Forgive Us Our Debts: My Millennial Marriage in the Crucible of Helping and Hardship

Image CC 2.0 Tad Hannah

My wife is easy to like. She is charming, caring, smart, funny, and works in addiction counseling, specifically on the front lines of the opioid crisis. She has an encyclopedic understanding of the problems with the modern healthcare system, loves Bruce Springsteen, and is exactly the right mix of self-deprecating and dish-it-back-out when it comes to the crap I give her here, in Pennsylvania, for being from New Jersey.

We’ve been together since college, 17 years this spring, where we bonded over having Italian grandfathers, being from extended blue collar families, being the locus of those families’ expectations for more fully achieved American dreams. She studied psychology and art, I studied political philosophy, history, religion.

We weren’t yet dating when she spent the fall term of 2001 in Florence. We scrambled to connect on Instant Messenger, and then on the phone, the last 30 seconds of her calling card, on 9/11. That we’d be together when she came back was unspoken, and, I hoped, understood. We got married in 2004, the summer between her senior year and her graduate program at Penn, a few months before I started the last year of my master’s at Yale.

I mention those schools because of the debt we still carry. For all of the ingrained exceptions of our grandparents’ immigrant stories, we chose helping professions. She’s been counseling people in recovery since 2005. I’m a licensed minister in the United Church of Christ and have focused almost solely on issues of economic justice and affordable housing.

Like many people our age, we have struggled to repay our student loans. Across demographics, he post-2008 economic recovery we hear about hasn’t reached everyone. Worse still, the people we serve are no better off, the programs we fight for are cut. I assume that even for people of more means, whose livelihoods aren’t always at the mercy of political sentiment or outright contempt for folks on the margin, the daily business of sharing a life makes for one hell of a crucible. It has for us.

Exhausted from long hours and the never-ending systemic issues that stock her caseload and demands on my time outside the routines of a typical 9 to 5 job, there are too many nights we fall asleep without having taken much time to just be awake together. We fall into the same unhealthy routines when it comes what or when we eat, and the last thing we have energy for is making small changes, slowing down just a bit, to get a better handle on amassing the energy and time we used to have for each other.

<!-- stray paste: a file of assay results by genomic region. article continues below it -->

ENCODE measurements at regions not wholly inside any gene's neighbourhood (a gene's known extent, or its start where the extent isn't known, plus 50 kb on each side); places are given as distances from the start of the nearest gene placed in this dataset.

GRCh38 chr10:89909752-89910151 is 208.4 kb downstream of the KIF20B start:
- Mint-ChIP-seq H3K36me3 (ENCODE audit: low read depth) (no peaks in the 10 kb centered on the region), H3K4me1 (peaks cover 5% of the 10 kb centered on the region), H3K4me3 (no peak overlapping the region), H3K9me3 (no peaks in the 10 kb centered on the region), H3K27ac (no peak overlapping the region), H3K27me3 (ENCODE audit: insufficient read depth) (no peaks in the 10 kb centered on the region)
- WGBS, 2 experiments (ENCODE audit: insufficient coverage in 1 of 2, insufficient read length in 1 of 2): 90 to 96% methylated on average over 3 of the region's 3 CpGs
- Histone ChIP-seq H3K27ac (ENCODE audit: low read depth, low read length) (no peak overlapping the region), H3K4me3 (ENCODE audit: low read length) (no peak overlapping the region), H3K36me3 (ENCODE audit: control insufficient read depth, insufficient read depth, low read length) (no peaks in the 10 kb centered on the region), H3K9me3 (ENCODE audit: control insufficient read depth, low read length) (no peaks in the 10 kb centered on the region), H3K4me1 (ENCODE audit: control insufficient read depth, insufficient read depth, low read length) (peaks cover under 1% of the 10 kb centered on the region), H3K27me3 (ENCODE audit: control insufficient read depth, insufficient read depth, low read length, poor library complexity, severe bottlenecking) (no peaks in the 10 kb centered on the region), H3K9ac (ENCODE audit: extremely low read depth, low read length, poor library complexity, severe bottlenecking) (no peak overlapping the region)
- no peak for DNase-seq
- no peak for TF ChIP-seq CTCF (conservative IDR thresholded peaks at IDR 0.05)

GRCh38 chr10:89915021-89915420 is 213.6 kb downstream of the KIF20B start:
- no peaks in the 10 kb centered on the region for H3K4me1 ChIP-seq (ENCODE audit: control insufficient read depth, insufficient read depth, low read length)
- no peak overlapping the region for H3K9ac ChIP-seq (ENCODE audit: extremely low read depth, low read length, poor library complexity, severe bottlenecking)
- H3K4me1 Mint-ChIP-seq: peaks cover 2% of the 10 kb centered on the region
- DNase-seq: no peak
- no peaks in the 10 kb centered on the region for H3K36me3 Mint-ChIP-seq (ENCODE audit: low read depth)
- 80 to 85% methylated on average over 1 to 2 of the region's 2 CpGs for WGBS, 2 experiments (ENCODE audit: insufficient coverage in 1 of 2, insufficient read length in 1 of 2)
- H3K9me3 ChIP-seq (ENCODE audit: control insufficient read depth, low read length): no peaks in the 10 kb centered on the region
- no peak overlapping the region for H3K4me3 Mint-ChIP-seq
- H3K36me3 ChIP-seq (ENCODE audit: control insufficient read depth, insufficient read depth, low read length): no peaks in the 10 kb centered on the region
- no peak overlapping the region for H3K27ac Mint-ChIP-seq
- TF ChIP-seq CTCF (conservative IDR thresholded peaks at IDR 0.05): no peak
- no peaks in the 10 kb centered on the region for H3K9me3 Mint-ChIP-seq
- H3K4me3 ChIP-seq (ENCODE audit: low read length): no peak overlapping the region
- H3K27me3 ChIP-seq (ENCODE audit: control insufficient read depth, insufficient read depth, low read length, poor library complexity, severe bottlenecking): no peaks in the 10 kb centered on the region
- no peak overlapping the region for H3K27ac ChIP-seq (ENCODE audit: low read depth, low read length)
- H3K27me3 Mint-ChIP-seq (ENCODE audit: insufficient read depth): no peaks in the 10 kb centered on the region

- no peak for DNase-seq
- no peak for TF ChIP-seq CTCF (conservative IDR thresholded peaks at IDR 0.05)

We know we need to. We say someday, will we. We also live knowing that someday doesn’t just come. Sometimes the crucible cracks. It’s hard finding others to talk to. Like I said, my wife is the best. Inevitably, my closest friends become her closest friends. Her friends become mine. Sharing martial struggles with them feels like betrayal. She makes me feel like we’re born to run, wherever we’re going, together. Sometimes, circumstances make me feel like there’s no where to go.

This would be terrifying if she were anyone but precisely who she is, which also means I’m terrified of taking her for granted, and that I probably do. When relationships start, we’re guarded and coy. Later, when relationships fail, it’s often because of what’s been left unsaid, and then, all at once, feeling like there’s nothing to say. That’s a sad, common irony.

It’s no longer enough to hope unspoken things are just understood. We both need to say and hear that we’re wanted, desired, and worth it. Veterans at helping others, we’re learning, as we approach forty, to help ourselves, our marriage, our future. To forgive certain debts, and to focus on what we really owe one another, the passion we had as kids, the promise to see it through.